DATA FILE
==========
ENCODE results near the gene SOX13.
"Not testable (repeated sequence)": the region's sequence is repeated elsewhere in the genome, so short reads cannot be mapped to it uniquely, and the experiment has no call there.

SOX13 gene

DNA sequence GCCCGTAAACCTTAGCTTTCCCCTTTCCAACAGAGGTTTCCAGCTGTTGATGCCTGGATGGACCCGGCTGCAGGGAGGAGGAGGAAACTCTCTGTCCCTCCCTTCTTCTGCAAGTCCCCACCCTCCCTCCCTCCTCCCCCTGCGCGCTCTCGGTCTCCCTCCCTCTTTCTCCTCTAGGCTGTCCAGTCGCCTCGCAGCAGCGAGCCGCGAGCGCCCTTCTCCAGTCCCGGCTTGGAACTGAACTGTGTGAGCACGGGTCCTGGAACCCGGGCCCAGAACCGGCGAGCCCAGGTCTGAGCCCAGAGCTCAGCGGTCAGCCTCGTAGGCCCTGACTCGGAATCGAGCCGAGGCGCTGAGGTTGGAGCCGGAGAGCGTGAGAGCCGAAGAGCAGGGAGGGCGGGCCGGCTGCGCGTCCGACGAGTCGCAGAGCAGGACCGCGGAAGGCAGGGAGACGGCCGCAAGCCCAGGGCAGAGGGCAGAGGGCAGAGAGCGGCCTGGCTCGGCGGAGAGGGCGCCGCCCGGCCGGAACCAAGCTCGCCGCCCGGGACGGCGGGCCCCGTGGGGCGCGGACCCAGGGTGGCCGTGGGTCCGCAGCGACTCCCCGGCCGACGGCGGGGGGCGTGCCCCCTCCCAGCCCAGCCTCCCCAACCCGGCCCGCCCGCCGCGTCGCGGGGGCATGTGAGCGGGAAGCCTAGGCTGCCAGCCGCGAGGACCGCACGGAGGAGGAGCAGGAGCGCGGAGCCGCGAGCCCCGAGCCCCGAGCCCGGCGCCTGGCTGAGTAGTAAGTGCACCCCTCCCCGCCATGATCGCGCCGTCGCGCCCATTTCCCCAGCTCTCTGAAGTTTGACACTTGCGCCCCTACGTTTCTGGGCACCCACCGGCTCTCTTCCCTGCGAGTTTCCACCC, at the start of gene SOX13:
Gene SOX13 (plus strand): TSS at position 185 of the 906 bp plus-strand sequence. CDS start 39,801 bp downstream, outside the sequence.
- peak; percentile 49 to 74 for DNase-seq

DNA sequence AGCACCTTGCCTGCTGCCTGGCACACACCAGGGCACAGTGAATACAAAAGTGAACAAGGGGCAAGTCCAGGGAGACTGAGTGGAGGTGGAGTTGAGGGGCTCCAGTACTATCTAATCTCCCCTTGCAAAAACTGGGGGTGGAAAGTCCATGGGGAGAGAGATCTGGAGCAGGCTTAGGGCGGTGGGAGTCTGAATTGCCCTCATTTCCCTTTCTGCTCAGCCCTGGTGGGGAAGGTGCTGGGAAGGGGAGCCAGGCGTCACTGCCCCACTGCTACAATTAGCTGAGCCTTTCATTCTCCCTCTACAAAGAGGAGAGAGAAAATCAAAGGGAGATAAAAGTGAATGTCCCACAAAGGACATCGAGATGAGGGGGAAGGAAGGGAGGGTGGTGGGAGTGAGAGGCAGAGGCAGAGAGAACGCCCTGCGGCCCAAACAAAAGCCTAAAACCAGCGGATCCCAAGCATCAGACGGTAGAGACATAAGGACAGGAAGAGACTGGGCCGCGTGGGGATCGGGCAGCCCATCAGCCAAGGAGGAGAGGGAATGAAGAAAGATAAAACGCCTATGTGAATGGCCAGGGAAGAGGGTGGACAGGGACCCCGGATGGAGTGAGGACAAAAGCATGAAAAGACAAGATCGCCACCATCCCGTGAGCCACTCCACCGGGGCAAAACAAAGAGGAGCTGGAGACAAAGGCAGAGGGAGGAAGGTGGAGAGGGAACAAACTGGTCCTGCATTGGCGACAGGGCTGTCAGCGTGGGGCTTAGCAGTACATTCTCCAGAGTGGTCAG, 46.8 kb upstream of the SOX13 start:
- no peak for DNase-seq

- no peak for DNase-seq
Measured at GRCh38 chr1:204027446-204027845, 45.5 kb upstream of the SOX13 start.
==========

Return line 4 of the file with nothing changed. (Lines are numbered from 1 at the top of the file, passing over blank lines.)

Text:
DNA sequence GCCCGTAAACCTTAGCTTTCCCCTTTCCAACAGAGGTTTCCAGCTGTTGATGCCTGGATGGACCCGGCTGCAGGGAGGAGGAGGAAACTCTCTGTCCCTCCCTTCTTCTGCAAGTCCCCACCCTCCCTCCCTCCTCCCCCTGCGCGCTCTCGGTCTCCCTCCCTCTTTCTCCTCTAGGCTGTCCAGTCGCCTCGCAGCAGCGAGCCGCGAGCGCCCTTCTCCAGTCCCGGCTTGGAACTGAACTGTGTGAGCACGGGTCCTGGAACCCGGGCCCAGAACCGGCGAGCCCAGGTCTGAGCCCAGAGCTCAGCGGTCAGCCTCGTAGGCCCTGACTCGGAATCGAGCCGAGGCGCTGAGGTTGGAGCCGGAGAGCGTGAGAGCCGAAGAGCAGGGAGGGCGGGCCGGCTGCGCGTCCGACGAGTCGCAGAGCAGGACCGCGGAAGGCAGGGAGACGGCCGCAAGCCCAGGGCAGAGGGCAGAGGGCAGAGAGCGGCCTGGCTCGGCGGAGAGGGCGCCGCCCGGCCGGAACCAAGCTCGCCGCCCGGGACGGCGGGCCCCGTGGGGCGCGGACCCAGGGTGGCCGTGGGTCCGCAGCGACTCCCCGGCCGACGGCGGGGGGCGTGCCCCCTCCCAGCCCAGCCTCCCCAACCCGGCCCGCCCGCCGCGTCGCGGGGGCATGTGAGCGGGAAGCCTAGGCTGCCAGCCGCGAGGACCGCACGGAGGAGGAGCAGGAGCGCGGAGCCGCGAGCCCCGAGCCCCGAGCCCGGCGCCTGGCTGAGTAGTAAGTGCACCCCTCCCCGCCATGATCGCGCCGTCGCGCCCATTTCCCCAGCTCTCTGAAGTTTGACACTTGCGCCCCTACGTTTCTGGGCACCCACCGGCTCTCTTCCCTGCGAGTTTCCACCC, at the start of gene SOX13: